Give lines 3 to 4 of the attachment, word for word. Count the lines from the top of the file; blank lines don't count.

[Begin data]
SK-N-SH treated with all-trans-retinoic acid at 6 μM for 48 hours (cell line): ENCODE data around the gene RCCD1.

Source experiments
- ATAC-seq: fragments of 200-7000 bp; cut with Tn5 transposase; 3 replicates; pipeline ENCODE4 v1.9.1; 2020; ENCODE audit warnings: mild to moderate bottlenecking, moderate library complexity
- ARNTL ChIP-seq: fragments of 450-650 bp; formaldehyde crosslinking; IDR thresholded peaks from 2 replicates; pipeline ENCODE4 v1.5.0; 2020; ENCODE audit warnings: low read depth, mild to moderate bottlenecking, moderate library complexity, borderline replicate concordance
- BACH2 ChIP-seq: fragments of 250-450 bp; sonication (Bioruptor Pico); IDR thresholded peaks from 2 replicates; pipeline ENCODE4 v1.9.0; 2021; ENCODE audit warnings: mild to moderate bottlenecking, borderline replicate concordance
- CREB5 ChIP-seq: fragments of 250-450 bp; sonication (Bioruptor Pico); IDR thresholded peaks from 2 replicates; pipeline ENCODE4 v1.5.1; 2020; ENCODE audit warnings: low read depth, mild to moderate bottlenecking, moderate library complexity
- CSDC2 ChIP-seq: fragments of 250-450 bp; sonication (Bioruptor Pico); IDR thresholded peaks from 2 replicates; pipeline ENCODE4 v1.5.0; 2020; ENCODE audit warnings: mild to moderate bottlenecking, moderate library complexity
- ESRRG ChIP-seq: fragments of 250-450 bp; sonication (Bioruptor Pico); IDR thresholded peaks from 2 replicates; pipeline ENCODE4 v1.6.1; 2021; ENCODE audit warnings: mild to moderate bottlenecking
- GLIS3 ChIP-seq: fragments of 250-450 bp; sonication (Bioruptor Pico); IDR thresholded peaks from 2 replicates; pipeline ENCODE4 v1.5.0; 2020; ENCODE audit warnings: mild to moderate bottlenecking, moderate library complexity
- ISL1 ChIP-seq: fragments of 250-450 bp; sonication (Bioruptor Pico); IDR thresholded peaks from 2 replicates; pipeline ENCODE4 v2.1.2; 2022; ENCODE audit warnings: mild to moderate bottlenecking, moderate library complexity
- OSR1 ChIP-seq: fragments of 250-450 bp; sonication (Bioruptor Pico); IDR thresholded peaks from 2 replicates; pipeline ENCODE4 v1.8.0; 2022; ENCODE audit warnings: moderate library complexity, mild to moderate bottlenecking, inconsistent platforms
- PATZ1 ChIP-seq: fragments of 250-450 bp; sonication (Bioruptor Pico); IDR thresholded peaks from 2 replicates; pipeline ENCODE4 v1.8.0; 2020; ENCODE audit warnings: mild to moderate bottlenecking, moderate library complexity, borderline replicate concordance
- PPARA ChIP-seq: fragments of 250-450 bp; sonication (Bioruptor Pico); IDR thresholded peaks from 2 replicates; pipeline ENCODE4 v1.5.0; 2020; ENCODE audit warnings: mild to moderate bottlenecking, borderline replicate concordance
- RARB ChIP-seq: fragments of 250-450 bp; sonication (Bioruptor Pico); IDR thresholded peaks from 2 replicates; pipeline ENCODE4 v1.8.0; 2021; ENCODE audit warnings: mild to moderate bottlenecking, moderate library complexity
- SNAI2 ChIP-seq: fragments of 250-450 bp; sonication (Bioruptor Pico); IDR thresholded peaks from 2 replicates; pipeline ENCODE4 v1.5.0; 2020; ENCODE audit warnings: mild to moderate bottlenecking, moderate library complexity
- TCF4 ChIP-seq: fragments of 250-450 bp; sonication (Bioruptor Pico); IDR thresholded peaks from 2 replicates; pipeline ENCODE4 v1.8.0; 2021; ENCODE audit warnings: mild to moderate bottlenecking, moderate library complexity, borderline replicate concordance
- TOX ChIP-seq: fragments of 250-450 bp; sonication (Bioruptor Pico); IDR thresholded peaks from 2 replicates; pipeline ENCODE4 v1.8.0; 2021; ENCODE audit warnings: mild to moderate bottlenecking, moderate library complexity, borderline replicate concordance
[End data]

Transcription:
- ATAC-seq: fragments of 200-7000 bp; cut with Tn5 transposase; 3 replicates; pipeline ENCODE4 v1.9.1; 2020; ENCODE audit warnings: mild to moderate bottlenecking, moderate library complexity
- ARNTL ChIP-seq: fragments of 450-650 bp; formaldehyde crosslinking; IDR thresholded peaks from 2 replicates; pipeline ENCODE4 v1.5.0; 2020; ENCODE audit warnings: low read depth, mild to moderate bottlenecking, moderate library complexity, borderline replicate concordance